Low interest rates and a strong economy make this an ideal time to consider selling a well-established oil and lube business. Acquisitions are one way existing companies grow and investors enter a new market. Avoiding common mistakes and using proven strategies in the sales process can allow private owners to exit their businesses at the right time for the optimal price.
Mistake No. 1: Not Having a Plan
Most business owners do not have a formal plan to exit the business, and without a plan, they risk not receiving the real value of the enterprise they have worked so hard to build. Often, they don’t realize there are buyers from the U.S. and around the world who may have an interest in acquiring their company.
No. 2: Not Knowing How to Value the Business
Some buyers will pay a premium over the economic value (baseline value solely based on earnings) if they value other intangibles such as reputation, location, leases and real estate, specific products or services, technology or the ability to expand or consolidate operations with nearby facilities.
No. 3: Not Recasting Earnings
Buyers are paying for your company’s future. The only way to accurately highlight your future profitability is by recasting your historical financials. This can be done by removing one-time expenses, discretionary expenses and non-recurring revenue and expenses. Use accounting professionals to make sure that the items recast are adequately documented and are realistic.
No. 4: Failing to Cast a Wide Net
It is our experience that the best way to approach the market is to cast a wide net. Most sellers believe that a local or regional competitor is the optimal buyer. To maximize the value of a business, it is important to cast a wide net for buyers. That may include private equity firms, strategic players, high net-worth individuals and businesses seeking to expand in a specific market or market segment. M&A specialists have access to proprietary databases as well as extensive business relationships that can tap these often hidden potential buyers.
No. 5: Not Having Your Documents in Order
You only get one chance to grab and hold a buyer’s attention. If your documentation is spotty or, worse yet, full of errors, chances are good you will lose every interested buyer. Are your account receivables current and in order? What about documentation for financing, leases and software licenses? Clean documentation is vital especially during due diligence. Far too few business owners have prepared for the detailed questions that arise during this final stage of the exit process. Having an idea of how to create a “buyer ready” business is vital long before you reach the due diligence phase.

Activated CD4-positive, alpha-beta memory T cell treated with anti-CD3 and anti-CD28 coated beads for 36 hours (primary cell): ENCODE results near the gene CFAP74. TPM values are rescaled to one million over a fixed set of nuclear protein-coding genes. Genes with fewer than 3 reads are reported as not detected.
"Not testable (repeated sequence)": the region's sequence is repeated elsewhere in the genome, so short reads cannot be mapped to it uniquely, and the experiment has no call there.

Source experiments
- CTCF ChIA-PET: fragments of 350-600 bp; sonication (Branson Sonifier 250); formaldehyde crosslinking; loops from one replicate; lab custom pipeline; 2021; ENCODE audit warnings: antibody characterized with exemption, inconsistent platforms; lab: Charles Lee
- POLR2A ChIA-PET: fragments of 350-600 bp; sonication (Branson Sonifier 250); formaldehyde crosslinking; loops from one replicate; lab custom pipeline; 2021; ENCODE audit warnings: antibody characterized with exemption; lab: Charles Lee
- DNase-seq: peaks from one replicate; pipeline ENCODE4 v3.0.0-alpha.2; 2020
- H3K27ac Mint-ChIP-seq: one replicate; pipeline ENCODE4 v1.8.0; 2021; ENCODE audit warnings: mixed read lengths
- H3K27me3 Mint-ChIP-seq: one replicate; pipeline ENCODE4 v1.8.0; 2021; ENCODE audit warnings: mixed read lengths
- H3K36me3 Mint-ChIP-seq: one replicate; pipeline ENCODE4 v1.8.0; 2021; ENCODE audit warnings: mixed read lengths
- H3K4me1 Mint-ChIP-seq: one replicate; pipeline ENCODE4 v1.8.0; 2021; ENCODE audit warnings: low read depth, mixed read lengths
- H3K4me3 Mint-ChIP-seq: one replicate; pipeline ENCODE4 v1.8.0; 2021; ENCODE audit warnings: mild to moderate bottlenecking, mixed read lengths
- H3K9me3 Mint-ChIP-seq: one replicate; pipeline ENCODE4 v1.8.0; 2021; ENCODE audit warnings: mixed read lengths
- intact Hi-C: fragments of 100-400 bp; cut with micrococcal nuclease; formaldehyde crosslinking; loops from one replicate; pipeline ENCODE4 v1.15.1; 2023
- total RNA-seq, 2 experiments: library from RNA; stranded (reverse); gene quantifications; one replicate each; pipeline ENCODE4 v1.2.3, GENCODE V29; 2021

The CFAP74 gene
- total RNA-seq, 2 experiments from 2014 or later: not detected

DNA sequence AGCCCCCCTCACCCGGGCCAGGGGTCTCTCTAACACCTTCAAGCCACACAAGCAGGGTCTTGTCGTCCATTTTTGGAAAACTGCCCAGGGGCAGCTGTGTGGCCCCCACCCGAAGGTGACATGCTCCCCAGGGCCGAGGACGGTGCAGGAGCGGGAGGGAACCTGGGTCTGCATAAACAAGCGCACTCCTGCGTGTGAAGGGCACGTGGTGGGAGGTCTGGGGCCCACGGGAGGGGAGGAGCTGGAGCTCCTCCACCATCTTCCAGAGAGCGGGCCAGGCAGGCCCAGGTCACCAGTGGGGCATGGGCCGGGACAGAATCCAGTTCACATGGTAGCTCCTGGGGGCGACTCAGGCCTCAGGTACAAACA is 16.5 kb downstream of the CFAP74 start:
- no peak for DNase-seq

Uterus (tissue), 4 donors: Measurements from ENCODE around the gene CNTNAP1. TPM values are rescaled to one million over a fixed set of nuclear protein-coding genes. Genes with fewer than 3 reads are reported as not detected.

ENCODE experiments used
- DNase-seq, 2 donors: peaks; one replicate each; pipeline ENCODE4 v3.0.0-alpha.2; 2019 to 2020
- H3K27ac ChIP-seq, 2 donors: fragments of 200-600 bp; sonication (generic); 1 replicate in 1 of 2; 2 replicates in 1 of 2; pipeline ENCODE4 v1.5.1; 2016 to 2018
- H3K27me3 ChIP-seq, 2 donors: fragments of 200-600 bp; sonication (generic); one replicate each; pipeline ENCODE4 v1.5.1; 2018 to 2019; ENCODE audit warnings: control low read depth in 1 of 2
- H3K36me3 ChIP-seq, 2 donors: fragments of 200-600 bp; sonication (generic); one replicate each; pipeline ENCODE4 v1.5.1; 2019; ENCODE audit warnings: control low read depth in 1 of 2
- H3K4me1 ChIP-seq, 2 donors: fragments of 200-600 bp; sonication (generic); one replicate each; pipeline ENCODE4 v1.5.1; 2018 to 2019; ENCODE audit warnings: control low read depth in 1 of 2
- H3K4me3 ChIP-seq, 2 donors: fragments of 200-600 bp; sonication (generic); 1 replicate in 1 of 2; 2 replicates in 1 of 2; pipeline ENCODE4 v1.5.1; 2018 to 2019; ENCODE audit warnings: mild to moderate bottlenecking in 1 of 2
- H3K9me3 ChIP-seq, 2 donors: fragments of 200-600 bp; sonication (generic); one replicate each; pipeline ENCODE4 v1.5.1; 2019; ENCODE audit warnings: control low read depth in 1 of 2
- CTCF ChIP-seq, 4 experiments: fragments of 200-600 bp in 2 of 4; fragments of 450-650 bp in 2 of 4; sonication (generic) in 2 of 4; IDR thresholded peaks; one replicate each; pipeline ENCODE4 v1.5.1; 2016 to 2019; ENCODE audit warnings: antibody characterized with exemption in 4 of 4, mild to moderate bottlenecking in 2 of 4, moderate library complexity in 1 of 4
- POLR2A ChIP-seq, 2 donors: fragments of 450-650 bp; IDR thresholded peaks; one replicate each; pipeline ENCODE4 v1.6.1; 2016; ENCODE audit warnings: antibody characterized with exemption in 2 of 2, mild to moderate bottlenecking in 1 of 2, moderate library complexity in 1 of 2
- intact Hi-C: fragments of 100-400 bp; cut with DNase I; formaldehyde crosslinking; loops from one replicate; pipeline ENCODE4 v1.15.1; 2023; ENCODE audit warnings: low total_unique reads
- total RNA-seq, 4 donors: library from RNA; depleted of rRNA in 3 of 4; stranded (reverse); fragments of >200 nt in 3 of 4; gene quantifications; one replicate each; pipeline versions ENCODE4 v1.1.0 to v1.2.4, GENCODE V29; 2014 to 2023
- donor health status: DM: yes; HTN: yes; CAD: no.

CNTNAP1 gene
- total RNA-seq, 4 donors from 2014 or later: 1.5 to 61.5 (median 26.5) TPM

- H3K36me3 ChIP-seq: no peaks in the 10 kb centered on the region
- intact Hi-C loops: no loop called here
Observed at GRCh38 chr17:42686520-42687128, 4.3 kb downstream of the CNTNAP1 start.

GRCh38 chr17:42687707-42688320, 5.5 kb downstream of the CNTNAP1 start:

No. 6: Not Having Key Pre-Sale Documents
At a minimum, you will need to prepare three key documents: the confidential business review (CBR) – also called the offering memorandum (OM); a profile letter – also known as the “teaser;” and a rock-solid non-disclosure agreement (NDA). An OM is quite simply the written version of the evaluation process we discussed under mistake No. 1. However, it is more than just your financials (clean financials are vital).
Most importantly, once potential buyers have received your profile letter and have contacted you with interest, you need them to sign an airtight NDA. Be very careful here, and make sure that your NDA is written by an attorney experienced in the M&A field, so you and your firm are protected.
No. 7: Not Structuring the Deal in Your Favor
Mistakes in structuring a transaction can significantly erode the hard-fought value a seller managed to negotiate. For example, structuring an earn-out or employment agreement can add significant value.
No. 8: Not Selling at the Optimal Time
Some sellers wait until death, illness, divorce or a myriad of other circumstances that force the sale usually at a substantial discount. The right time to sell is when the market tells you it is time. Understanding and controlling the process is the best way to maximize value and obtain the rewards for your hard work.
No. 9: Not Working with a Professional in the M&A Field
The most sophisticated buyers with the deepest pockets prefer to work with professionals when undertaking due diligence and working on the details of a transaction. Selling a business is a complex and often emotional process. While a business owner may have professional advisors for legal and accounting work, someone with decades of experience in M&A can better assist in coordinating these efforts and working with the M&A professionals at the acquiring company.
CARL DOERKSEN has been involved in valuing, researching and selling middle-market companies since 1986. He presently serves as Director of Corporate Development for Generational Equity which helps business owners release the wealth of their business by providing merger, acquisition and strategic growth advisory services.